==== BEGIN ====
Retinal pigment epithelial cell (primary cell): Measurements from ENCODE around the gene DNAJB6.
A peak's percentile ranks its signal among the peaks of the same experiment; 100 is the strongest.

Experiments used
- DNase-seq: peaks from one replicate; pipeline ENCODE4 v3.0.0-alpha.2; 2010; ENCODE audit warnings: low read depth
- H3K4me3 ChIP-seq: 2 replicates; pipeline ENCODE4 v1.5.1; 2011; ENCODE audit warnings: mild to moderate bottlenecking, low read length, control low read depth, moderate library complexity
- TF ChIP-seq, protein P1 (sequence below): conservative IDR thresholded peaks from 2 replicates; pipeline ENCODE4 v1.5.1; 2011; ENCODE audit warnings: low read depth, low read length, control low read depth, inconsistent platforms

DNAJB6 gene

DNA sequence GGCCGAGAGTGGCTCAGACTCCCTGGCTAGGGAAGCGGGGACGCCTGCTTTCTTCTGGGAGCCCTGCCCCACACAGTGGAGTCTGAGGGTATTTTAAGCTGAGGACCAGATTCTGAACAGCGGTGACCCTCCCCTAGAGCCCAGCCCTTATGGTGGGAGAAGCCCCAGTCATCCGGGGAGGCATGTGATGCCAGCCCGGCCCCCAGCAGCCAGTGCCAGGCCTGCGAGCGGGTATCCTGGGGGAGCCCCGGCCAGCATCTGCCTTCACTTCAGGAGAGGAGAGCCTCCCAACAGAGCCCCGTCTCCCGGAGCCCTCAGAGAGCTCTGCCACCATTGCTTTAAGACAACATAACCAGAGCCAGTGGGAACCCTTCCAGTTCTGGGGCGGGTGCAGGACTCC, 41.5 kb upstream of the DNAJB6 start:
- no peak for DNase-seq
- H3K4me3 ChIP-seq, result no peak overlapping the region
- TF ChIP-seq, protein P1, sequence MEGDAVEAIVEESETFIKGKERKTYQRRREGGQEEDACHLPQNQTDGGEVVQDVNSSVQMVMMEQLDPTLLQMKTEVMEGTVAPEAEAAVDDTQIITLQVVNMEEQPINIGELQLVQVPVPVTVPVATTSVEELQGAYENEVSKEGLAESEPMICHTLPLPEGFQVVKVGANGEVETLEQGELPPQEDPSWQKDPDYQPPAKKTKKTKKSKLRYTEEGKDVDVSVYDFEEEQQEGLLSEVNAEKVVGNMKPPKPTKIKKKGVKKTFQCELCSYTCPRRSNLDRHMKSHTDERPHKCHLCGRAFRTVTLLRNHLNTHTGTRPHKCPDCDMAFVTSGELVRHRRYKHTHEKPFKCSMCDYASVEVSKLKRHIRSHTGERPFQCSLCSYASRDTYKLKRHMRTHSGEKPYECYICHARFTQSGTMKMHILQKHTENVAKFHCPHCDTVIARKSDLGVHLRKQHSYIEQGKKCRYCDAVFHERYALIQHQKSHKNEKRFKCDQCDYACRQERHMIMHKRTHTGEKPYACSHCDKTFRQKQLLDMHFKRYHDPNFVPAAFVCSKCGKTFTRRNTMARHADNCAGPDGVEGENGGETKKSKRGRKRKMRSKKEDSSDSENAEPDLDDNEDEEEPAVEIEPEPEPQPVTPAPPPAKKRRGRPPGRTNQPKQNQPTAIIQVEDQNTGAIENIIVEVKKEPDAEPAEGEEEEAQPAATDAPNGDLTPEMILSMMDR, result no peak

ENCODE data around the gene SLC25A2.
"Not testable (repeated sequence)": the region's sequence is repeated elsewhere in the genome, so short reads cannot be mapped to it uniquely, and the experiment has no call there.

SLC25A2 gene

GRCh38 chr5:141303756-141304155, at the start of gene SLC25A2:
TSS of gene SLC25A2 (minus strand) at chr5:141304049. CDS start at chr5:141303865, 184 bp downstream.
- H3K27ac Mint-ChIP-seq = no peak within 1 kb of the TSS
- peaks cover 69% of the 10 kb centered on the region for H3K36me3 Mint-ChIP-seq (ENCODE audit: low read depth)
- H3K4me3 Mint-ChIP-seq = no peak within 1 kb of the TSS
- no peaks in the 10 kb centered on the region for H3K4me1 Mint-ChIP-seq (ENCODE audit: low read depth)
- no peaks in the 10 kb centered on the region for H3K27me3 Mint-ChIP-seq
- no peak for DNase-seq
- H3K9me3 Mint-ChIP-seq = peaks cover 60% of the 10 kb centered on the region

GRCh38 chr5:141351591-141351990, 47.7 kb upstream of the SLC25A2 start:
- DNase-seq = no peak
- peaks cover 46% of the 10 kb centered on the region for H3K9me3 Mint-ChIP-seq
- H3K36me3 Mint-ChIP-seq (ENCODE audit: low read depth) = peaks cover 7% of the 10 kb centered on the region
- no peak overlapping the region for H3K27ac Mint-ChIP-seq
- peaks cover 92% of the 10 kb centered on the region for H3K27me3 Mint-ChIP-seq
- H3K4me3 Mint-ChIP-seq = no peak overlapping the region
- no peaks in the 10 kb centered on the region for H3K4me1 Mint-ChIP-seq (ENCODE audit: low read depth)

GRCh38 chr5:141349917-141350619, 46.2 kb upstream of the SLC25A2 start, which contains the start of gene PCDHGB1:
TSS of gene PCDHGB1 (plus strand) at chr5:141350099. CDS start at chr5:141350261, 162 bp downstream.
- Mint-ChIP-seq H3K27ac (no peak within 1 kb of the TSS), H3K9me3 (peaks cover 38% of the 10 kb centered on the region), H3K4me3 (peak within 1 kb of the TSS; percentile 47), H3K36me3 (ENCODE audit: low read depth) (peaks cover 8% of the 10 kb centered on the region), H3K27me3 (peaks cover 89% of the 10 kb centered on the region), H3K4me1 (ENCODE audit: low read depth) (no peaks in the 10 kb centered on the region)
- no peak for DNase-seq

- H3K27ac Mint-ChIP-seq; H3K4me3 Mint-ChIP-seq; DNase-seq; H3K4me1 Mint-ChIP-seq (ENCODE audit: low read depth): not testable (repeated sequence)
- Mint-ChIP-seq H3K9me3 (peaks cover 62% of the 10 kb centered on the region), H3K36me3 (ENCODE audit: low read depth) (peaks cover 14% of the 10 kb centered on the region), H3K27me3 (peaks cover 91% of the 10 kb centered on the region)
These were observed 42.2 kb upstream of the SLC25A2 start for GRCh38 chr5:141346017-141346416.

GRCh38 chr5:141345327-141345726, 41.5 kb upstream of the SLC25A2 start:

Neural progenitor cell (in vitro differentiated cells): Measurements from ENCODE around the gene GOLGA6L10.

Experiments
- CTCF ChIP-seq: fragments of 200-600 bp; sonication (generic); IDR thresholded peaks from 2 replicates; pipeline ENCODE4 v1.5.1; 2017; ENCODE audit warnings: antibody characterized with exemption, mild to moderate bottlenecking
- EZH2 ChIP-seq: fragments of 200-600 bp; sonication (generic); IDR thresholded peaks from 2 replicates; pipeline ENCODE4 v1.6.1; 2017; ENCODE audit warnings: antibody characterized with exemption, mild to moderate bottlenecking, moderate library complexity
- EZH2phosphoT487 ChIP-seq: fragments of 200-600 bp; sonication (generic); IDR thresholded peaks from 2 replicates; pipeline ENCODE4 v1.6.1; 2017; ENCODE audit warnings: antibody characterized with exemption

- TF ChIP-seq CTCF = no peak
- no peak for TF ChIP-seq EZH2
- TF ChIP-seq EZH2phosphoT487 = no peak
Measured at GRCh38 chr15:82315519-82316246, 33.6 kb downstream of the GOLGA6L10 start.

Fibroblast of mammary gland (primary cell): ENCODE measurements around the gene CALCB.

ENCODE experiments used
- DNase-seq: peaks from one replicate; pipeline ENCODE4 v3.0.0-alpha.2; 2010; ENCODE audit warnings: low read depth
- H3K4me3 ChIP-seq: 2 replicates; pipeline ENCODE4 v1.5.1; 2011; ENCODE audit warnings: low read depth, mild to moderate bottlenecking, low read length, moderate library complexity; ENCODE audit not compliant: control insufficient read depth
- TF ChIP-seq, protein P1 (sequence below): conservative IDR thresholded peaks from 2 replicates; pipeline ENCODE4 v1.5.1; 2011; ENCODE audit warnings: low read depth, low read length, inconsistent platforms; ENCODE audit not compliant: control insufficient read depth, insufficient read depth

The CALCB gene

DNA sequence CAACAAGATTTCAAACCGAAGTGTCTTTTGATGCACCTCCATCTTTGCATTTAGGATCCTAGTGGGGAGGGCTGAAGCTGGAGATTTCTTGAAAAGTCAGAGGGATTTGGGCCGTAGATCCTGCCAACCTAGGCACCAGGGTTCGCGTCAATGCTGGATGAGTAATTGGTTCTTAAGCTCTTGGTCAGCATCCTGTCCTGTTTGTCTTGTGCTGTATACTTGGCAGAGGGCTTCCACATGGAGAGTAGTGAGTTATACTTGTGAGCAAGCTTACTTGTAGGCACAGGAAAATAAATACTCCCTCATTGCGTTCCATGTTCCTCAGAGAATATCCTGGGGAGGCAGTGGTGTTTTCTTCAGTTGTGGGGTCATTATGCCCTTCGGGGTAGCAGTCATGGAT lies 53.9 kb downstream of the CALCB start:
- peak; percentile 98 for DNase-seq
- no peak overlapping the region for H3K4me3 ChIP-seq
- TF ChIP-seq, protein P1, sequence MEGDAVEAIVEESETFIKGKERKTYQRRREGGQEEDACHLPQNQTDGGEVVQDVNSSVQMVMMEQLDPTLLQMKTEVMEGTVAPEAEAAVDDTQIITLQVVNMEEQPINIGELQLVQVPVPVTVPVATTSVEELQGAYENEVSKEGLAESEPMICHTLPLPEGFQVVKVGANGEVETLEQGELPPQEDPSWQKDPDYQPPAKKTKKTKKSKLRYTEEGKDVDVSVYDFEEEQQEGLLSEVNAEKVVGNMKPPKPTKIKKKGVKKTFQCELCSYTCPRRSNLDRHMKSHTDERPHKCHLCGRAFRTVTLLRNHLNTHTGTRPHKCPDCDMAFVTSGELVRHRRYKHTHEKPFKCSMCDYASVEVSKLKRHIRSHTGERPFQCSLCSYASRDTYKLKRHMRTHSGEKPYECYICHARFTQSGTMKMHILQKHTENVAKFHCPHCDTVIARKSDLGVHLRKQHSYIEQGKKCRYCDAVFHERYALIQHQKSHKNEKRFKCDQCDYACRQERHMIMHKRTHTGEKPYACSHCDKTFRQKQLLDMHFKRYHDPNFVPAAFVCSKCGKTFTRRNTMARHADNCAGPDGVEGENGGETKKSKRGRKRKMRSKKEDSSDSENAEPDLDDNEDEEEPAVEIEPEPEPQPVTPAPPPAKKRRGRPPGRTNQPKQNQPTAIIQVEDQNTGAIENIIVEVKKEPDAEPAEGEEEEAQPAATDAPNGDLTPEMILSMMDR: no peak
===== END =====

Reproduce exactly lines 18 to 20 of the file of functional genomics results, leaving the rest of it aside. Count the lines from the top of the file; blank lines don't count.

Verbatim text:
- peaks cover 69% of the 10 kb centered on the region for H3K36me3 Mint-ChIP-seq (ENCODE audit: low read depth)
- H3K4me3 Mint-ChIP-seq = no peak within 1 kb of the TSS
- no peaks in the 10 kb centered on the region for H3K4me1 Mint-ChIP-seq (ENCODE audit: low read depth)